The Great Believers
Paris and Chicago intertwine over the course of nearly a century in Makkai’s Pulitzer Prize finalist. In 1980s Chicago, Yale Tishman acquires a collection of paintings from 1920s Paris, courtesy of former artist’s model Nora, his friend Nico’s great-aunt. But as the AIDS crisis cuts a swath through Yale’s friends, he and Nico’s sister Fiona find themselves among the last preservers of memory. In 2015, Fiona searches Paris for her estranged daughter and ponders her own trauma.
Fleishman Is in Trouble
Fortune smiles on Manhattanite Toby Fleishman, whose Tinder profile might as well read spurned husband recently separated from too-ambitious wife, ready to find love (or just great sex) again. But what happens when this newly-single dad becomes a full-time solo parent when his soon-to-be-ex-wife drops the kids off and never picks them up again? Suddenly Fleishman might need more than 500 characters to properly reflect on why his marriage failed.
Lock Every Door
If you live in New York City, you always lock your apartment door—that’s just the way it is. But what if that means you’re locking the danger in with you? Jules thinks she’s found the dream gig apartment-sitting at the extravagant Bartholomew, but the strict rules and the growing fear from fellow sitter Ingrid—who one day just disappears—make the Bramford from Rosemary’s Baby seem like a five-star Airbnb.
The Chelsea Girls
Before Patti Smith and Robert Mapplethorpe made art in its rooms, before Nancy Spungen was stabbed to death in the bathroom, New York’s Chelsea Hotel played host to two fictional artists during the Red Scare. Playwright Hazel Riley and actress Maxine Mead are determined to make it all the way to Broadway, but as McCarthyism sweeps through the entertainment industry, their every affiliation and relationship comes under intense scrutiny.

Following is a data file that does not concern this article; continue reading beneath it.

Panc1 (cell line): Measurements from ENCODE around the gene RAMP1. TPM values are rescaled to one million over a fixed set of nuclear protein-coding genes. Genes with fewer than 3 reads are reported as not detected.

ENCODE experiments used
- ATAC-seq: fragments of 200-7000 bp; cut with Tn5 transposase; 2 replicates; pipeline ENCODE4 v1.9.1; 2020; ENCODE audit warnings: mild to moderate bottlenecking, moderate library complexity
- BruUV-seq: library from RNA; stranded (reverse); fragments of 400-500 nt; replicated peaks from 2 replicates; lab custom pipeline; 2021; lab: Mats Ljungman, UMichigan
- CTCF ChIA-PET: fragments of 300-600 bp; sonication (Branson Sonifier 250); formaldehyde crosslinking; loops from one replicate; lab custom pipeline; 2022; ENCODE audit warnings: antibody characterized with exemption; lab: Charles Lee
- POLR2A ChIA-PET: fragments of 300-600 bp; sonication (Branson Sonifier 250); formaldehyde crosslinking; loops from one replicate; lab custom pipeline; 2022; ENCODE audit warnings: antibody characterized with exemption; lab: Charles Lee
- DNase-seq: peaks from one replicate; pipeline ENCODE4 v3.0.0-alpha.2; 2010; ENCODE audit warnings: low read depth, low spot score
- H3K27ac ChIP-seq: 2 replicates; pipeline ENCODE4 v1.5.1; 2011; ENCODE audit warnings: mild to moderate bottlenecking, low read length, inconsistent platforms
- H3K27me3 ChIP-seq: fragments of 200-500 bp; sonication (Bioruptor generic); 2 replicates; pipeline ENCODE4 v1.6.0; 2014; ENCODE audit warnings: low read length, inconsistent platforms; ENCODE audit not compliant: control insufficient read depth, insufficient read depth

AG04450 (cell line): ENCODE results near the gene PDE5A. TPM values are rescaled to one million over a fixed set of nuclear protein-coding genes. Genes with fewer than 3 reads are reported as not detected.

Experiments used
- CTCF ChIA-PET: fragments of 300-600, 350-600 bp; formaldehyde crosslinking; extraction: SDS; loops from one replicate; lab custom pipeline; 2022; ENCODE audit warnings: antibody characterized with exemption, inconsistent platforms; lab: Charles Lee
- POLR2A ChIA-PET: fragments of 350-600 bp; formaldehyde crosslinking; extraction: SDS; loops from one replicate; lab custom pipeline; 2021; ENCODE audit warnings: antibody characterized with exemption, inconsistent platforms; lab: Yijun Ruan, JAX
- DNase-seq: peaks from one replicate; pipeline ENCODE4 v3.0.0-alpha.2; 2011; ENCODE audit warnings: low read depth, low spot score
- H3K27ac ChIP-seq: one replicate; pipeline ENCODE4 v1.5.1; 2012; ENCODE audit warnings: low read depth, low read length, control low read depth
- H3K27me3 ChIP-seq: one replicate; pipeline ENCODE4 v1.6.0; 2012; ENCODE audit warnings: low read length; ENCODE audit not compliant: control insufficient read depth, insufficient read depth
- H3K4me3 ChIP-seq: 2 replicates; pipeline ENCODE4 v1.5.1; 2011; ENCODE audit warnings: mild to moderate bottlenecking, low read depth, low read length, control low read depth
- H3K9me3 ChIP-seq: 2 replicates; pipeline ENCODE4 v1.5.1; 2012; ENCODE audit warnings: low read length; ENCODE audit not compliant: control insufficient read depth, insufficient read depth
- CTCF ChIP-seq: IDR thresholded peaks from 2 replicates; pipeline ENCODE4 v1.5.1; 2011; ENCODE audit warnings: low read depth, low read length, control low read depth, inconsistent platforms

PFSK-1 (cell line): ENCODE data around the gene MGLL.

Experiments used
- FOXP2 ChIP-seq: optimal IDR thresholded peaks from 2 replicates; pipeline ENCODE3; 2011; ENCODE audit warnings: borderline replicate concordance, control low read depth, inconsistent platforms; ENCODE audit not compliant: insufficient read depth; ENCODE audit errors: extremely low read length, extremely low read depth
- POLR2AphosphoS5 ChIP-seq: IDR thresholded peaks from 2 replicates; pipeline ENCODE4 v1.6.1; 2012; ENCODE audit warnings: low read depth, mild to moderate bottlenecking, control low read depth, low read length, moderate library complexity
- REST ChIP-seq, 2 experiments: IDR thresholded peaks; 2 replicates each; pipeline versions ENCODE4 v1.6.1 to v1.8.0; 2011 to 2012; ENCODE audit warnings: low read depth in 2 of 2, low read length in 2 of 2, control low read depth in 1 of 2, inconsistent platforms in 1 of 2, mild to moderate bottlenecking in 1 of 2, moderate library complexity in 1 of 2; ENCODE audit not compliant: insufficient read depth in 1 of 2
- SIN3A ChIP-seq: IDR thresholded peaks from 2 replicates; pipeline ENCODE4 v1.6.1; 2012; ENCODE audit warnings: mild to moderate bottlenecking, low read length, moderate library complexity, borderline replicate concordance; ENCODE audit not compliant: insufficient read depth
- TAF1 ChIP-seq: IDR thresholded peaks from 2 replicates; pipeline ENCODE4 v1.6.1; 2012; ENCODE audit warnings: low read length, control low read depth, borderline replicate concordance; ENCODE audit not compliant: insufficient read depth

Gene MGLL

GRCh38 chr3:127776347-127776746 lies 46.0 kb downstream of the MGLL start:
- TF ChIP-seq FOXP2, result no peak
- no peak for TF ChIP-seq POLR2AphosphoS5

The Great Pretenders
After being cut off by her movie mogul grandfather, Roxanne must learn how to make it in Hollywood without a family name. In her case, by becoming a rarity in 1950s showbiz: a female agent for blacklisted screenwriters. But between fending off the advances of industry men who assume they can still mix pleasure with business, and falling in love with a black journalist, Roxanne faces the possibility of losing her tenuous footing in Tinseltown.
Living in a city, you are the background player in hundreds of people’s stories, from riding on the subway to overhearing snippets of conversations at lunch. Why not tune out all the noise and focus on just one story? These summer reads will transport you from Los Angeles to New York City, Chicago to Paris, yet it feels like twice as many cities with all the different eras: the 1920s art scene, the Red Scare, the modern-day metropolis with a potential Tinder date around every corner. From thrillers to snarky literary fiction to thoughtful meditations, this list of the best books about cities encapsulates what’s perfect about a city: it has it all.
Featured image: Lorilee E